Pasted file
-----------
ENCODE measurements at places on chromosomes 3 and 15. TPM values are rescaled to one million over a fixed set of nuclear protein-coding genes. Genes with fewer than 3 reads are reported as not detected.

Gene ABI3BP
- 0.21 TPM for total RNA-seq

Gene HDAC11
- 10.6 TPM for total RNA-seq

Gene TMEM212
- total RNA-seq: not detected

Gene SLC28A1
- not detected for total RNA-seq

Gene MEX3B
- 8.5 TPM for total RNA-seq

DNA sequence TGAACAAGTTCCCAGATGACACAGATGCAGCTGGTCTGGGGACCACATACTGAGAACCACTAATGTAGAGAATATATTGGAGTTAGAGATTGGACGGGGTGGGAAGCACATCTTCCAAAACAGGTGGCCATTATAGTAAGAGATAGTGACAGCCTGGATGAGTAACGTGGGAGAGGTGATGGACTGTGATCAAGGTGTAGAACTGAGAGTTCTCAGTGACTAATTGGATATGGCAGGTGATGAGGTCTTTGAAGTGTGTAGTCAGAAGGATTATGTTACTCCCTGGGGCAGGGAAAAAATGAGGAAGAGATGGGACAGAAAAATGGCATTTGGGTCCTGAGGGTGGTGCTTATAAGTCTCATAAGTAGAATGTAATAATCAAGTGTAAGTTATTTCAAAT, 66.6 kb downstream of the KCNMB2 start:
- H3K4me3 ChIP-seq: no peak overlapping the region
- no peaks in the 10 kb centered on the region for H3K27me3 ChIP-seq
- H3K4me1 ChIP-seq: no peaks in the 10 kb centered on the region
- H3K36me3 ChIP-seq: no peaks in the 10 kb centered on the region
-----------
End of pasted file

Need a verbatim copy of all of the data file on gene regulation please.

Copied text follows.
ENCODE measurements at places on chromosomes 3 and 15. TPM values are rescaled to one million over a fixed set of nuclear protein-coding genes. Genes with fewer than 3 reads are reported as not detected.

Gene ABI3BP
- 0.21 TPM for total RNA-seq

Gene HDAC11
- 10.6 TPM for total RNA-seq

Gene TMEM212
- total RNA-seq: not detected

Gene SLC28A1
- not detected for total RNA-seq

Gene MEX3B
- 8.5 TPM for total RNA-seq

DNA sequence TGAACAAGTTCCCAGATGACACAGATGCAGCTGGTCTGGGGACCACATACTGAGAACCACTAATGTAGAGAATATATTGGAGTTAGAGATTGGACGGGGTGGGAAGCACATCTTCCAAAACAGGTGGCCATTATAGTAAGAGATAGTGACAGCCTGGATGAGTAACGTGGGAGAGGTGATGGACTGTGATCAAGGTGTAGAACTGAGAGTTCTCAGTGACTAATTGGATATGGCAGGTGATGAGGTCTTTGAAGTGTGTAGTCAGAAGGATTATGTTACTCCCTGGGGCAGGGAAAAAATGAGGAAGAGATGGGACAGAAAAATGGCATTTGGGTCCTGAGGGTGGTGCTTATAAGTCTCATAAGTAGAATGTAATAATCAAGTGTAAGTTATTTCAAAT, 66.6 kb downstream of the KCNMB2 start:
- H3K4me3 ChIP-seq: no peak overlapping the region
- no peaks in the 10 kb centered on the region for H3K27me3 ChIP-seq
- H3K4me1 ChIP-seq: no peaks in the 10 kb centered on the region
- H3K36me3 ChIP-seq: no peaks in the 10 kb centered on the region